Posts Tagged With: bikers

HIKING-ANGELS CREEK TRAIL.

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From Highway 49, Glory Hole Recreation District at New Mellones, a free hike was advertised for New Years Day, rain or shine. You can see people warmly dressed as we strangers met at the entrance station and introduced ourselves.

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Dogs are allowed on the trails. We met two bikers and we saw evidence of horses using the trails. Walkers are asked to give way to horses, but we didn’t meet any.

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Ranger Josh, guided the group and pointed out the growth patterns of this type of forest and explained in some detail the various flora and fauna.img_0455-copy

At the beginning of the Angels Creek Trail, the forest has a mixture of digger pines, black oak, live oak and thick underbrush.  Ranger Josh admitted the underbrush is a fire hazard with chemise and buck brush.

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I was impressed by the girth of this giant manzanita specimen and the lichens and bright, green moss growing on it. Ranger Josh noted that the east side of the hills get most of the water. He told us that manzanita burns very hot and can burn up your stove, actually melt it if you use enough of it.

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Angels Creek is low, in tune with the current drought situation. The trail is a 2.5 mile hike.

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I looked at just about every mushroom, hoping to find a “buckskin”. (Not it’s scientific name.) The old Italians knew their mushrooms and would pick up large delicious mushrooms under manzanita habitat. I didn’t find a one. Deer feed on these, as do various insects.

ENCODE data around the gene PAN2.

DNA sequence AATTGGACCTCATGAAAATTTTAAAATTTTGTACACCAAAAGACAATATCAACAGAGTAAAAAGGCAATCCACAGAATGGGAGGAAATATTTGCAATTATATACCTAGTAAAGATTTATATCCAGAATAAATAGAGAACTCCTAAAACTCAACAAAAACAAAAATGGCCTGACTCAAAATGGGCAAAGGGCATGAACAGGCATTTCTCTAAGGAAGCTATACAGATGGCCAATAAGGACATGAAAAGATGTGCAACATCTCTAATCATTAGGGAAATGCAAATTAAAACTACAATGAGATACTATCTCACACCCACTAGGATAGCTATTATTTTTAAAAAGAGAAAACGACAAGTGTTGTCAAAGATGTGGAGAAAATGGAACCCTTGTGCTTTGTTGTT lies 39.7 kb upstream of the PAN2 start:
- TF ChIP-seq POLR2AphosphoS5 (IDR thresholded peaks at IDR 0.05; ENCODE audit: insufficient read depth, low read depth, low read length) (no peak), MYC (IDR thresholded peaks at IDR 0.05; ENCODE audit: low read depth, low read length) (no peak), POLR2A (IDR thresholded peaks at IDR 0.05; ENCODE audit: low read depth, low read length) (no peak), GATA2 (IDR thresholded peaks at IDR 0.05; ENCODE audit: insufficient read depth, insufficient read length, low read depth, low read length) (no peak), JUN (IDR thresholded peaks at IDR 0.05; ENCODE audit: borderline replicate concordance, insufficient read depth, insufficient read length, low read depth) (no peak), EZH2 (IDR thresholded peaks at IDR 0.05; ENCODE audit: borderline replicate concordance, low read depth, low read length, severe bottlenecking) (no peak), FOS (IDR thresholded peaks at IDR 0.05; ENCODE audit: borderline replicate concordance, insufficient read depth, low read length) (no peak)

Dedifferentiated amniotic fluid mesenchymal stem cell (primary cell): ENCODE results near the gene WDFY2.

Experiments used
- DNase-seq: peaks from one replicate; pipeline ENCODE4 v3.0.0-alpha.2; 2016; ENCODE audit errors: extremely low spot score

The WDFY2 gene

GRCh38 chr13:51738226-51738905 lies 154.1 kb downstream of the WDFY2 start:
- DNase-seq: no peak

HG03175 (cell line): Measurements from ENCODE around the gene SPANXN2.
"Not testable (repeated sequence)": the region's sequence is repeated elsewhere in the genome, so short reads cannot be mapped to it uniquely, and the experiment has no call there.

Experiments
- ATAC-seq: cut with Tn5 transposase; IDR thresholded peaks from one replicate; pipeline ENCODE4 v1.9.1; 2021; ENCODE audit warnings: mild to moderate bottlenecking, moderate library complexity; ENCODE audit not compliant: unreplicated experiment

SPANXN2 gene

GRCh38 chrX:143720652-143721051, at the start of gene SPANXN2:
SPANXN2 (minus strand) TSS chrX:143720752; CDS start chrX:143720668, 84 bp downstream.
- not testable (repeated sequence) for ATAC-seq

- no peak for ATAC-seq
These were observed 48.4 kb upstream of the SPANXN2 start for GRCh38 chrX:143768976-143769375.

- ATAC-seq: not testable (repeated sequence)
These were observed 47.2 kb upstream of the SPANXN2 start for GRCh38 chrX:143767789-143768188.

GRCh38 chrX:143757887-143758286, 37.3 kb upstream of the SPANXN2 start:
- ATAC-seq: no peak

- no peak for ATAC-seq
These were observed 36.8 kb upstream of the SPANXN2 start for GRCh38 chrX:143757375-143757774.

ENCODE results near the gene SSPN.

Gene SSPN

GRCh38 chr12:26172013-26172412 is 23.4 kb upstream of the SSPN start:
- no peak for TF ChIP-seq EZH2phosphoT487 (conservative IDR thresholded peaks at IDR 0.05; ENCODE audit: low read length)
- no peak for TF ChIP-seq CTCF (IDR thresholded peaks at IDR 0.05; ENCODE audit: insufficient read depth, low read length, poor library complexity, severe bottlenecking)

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I didn’t get many pictures of the hikers. Strung out in a line, it is hard to capture everyone. The trail is narrow in most places. Looking back and forth I believe we had about 30 people on the hike. The Calaveras side of the Recreation Area has seven trails of different lengths and are rated easy, moderate, challenging and so on. This trail is moderate.

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When guided, Ranger Josh makes many stops and he even played a couple games with us. He formed us into a walking caterpillar, eyes closed, to just walk and tune your ears, nose and senses to the trail. If you are a lone hiker, you get the sense of quiet that being in a natural forest gives you.

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The sun didn’t come out during our 3 hour hike. This tree, etched against the overcast made a nice contrast, with the west side of the hill in the distance showing meadows; more barren than the brushy east hillside.

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At the end of the trail was a pretty view of the lake with an island showing that isn’t visible when the water level is normal. Drought conditions persist here in California though the recent rains are encouraging. The Calaveras side has seven trails and the  Tuolumne County, Tuttletown Recreation area also has seven trails.  Senior Citizens, with their pass can enter the hiking trails free at anytime of year. For most, there is a day use charge.

This was my first excursion with a new social singles group  and I got to meet the seven people at the end of the hike. Cindy is the key organizer and can be reached at this phone number if you are interested in joining. I didn’t ask permission to print her phone number, (no addresses are given), but her number was published in the newspaper ad for this hike, so here goes. 209-559-8517. The only qualification, you must be 50 or older. We picked up two new members at this event.

 

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WE RIDE FOR THOSE WHO CAN’T